Dear Most Esteemed and Knowledgeable Kitties:
My husband and I are unfortunately getting a divorce. We have two cats, both about 4 years old. We don’t want them to be without each other, but I fear they will miss their “person” even more than they’d miss each other. When I sleep upstairs and my husband downstairs “my” cat sleeps with me and “his” cat with him. When he and I are in the same room watching TV or whatever, they’ll both be with us and that’s when they will snuggle together and groom each other. My husband’s cat cries for him when he goes to work. I feel like it’s not good to separate bonded cats, but that they may be more bonded to us than each other. How do I tell? What tips can you give me for making the separation from each other easier for them? Also, the true deciding factor is that one cat eats the other’s food all the time, so the skinny one won’t eat all day when we’re at work, and the chubby one will eat everything in the auto-feeder. We feel they’d be healthier weight-wise apart as well. We just don’t want them to be depressed and miss each other too much.
Thomas: Sarah, that’s so kind of you to be concerned about your cats in the middle of a divorce. Mama says there is so much going on emotionally during the process of divorcing that it speaks very highly of you that you want the best for your furry friends.
Bella: Since none of us here at Paws and Effect HQ have experience with divorcing and splitting custody of cats, we reached out to one of Mama’s friends who’s going through something very similar right now.
Tara: She and her husband recently got divorced, and when she moved out, she took one of the family’s three cats with her.
Thomas: She told us that the cat she took with her was the one who was most bonded with her, and she left her ex-husband’s cat (the one most bonded to him) and one of the other cats at his house. “My cat got along with the other cats, but he was more bonded to me than he was to them,” she told us.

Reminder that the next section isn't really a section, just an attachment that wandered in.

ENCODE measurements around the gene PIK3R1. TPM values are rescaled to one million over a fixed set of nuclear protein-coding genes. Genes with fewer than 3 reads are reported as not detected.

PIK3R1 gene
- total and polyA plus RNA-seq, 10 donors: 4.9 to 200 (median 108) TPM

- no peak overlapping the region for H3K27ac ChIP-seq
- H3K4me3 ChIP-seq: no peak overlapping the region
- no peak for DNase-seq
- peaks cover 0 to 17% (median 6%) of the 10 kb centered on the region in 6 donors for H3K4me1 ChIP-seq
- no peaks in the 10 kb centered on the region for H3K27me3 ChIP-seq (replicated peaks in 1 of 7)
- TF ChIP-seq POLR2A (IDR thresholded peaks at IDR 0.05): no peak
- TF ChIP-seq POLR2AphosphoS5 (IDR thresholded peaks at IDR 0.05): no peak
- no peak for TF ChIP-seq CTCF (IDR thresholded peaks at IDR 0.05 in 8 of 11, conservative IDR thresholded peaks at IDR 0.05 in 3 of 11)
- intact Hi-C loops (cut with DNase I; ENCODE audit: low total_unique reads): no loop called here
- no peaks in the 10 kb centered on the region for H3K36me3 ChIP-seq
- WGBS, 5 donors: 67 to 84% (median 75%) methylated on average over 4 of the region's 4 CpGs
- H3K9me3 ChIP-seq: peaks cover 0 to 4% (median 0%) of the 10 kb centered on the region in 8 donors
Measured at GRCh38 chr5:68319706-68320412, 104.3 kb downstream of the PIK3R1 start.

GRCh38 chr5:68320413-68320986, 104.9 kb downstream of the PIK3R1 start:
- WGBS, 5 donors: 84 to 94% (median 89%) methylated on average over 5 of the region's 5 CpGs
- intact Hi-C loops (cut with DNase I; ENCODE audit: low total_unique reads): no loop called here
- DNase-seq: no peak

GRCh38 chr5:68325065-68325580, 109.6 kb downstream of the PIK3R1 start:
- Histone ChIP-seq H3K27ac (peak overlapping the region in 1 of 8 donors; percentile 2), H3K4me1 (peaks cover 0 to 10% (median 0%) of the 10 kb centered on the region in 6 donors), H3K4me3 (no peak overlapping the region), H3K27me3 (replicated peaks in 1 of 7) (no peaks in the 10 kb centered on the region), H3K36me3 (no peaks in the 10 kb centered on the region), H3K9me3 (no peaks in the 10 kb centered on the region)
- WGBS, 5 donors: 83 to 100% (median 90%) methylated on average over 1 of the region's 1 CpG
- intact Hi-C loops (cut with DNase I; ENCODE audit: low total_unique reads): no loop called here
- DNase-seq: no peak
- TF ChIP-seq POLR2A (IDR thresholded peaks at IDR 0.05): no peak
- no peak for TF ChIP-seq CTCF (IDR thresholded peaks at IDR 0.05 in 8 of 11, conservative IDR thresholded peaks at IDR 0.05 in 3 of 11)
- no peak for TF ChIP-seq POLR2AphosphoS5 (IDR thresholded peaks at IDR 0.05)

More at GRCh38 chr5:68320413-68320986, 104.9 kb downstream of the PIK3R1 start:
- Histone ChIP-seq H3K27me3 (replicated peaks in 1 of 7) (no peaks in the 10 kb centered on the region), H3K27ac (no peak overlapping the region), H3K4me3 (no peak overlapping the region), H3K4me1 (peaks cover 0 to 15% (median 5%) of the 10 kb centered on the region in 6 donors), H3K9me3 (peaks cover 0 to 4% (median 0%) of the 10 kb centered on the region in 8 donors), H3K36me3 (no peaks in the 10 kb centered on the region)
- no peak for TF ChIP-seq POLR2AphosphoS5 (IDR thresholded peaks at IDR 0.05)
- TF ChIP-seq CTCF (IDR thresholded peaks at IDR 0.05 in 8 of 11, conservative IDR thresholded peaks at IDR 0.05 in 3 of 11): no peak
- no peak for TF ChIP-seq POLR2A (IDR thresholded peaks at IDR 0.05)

Bella: Then she said, “When we first moved, I could tell my cat was lonely. I do believe he missed the others and still does; however, I think he’s be worse off if he were away from me.”
Tara: That sounds kind of like the situation you have, where your cat is extremely bonded to you and the other cat is extremely bonded to your husband. In that case, we think it would be better for each of you to keep the cat who is the most bonded to you.
Thomas: They will miss each other at first, especially since it sounds like they’ve been together their whole lives, and you may see some signs of the stress of missing each other. They might look around for one another and so on.
Bella: But in the long run they’ll be better off because the stress of the end of your marriage and everything that led up to it has also been hard on them. I know that as long as Mama is okay, I can deal with any changes in my life, and I bet your cat feels the same way about you and your husband’s cat feels the same way about him.
Tara: Once you’ve settled into your post-divorce life, you might consider adding another cat to your family if your kitty is lonely. But we wouldn’t recommend doing that until you and your husband have the divorce all settled and everyone has moved into their “new normal.”
Thomas: In the long run, we think it will be fine if each of you keeps “your” cat. As Mama’s friend said to us, “Everyone is adjusting. I think it depends on how strong the bond is between the human and the cat.” And it sounds like the bond between human and cat in this situation is the one that’s the strongest.
Bella: And separating the cats will help each one get to a healthy weight, too.
Tara: What about you other readers? Have you gone through a divorce or breakup and had to split custody of the cats in the family? How did it work out for you and your kitties? What did you do to make it easier for your cats, and what do you wish you had done? Please share your answers in the comments.